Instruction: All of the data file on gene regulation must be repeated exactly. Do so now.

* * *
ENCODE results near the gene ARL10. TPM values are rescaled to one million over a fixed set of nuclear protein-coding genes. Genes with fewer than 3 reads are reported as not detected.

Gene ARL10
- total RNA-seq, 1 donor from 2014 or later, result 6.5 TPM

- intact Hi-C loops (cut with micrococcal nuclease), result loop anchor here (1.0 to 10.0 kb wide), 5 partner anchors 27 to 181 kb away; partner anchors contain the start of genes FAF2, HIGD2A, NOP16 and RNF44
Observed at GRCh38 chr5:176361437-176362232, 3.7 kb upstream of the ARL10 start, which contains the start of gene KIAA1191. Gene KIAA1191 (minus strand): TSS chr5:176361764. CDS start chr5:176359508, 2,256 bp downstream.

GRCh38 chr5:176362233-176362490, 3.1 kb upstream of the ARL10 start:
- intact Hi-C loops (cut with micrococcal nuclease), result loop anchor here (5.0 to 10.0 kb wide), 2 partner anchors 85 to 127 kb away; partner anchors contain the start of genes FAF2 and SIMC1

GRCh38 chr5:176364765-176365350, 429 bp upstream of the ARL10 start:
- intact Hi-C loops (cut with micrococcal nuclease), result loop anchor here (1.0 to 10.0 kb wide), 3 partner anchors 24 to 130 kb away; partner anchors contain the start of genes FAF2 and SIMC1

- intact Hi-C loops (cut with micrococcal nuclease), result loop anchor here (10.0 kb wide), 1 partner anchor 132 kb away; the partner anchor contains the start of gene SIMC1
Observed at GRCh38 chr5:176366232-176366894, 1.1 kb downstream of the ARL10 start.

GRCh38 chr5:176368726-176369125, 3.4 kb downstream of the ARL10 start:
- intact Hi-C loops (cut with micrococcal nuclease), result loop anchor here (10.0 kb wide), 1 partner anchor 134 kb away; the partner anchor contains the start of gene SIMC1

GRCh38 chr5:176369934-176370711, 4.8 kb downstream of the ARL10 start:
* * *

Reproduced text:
ENCODE results near the gene ARL10. TPM values are rescaled to one million over a fixed set of nuclear protein-coding genes. Genes with fewer than 3 reads are reported as not detected.

Gene ARL10
- total RNA-seq, 1 donor from 2014 or later, result 6.5 TPM

- intact Hi-C loops (cut with micrococcal nuclease), result loop anchor here (1.0 to 10.0 kb wide), 5 partner anchors 27 to 181 kb away; partner anchors contain the start of genes FAF2, HIGD2A, NOP16 and RNF44
Observed at GRCh38 chr5:176361437-176362232, 3.7 kb upstream of the ARL10 start, which contains the start of gene KIAA1191. Gene KIAA1191 (minus strand): TSS chr5:176361764. CDS start chr5:176359508, 2,256 bp downstream.

GRCh38 chr5:176362233-176362490, 3.1 kb upstream of the ARL10 start:
- intact Hi-C loops (cut with micrococcal nuclease), result loop anchor here (5.0 to 10.0 kb wide), 2 partner anchors 85 to 127 kb away; partner anchors contain the start of genes FAF2 and SIMC1

GRCh38 chr5:176364765-176365350, 429 bp upstream of the ARL10 start:
- intact Hi-C loops (cut with micrococcal nuclease), result loop anchor here (1.0 to 10.0 kb wide), 3 partner anchors 24 to 130 kb away; partner anchors contain the start of genes FAF2 and SIMC1

- intact Hi-C loops (cut with micrococcal nuclease), result loop anchor here (10.0 kb wide), 1 partner anchor 132 kb away; the partner anchor contains the start of gene SIMC1
Observed at GRCh38 chr5:176366232-176366894, 1.1 kb downstream of the ARL10 start.

GRCh38 chr5:176368726-176369125, 3.4 kb downstream of the ARL10 start:
- intact Hi-C loops (cut with micrococcal nuclease), result loop anchor here (10.0 kb wide), 1 partner anchor 134 kb away; the partner anchor contains the start of gene SIMC1

GRCh38 chr5:176369934-176370711, 4.8 kb downstream of the ARL10 start: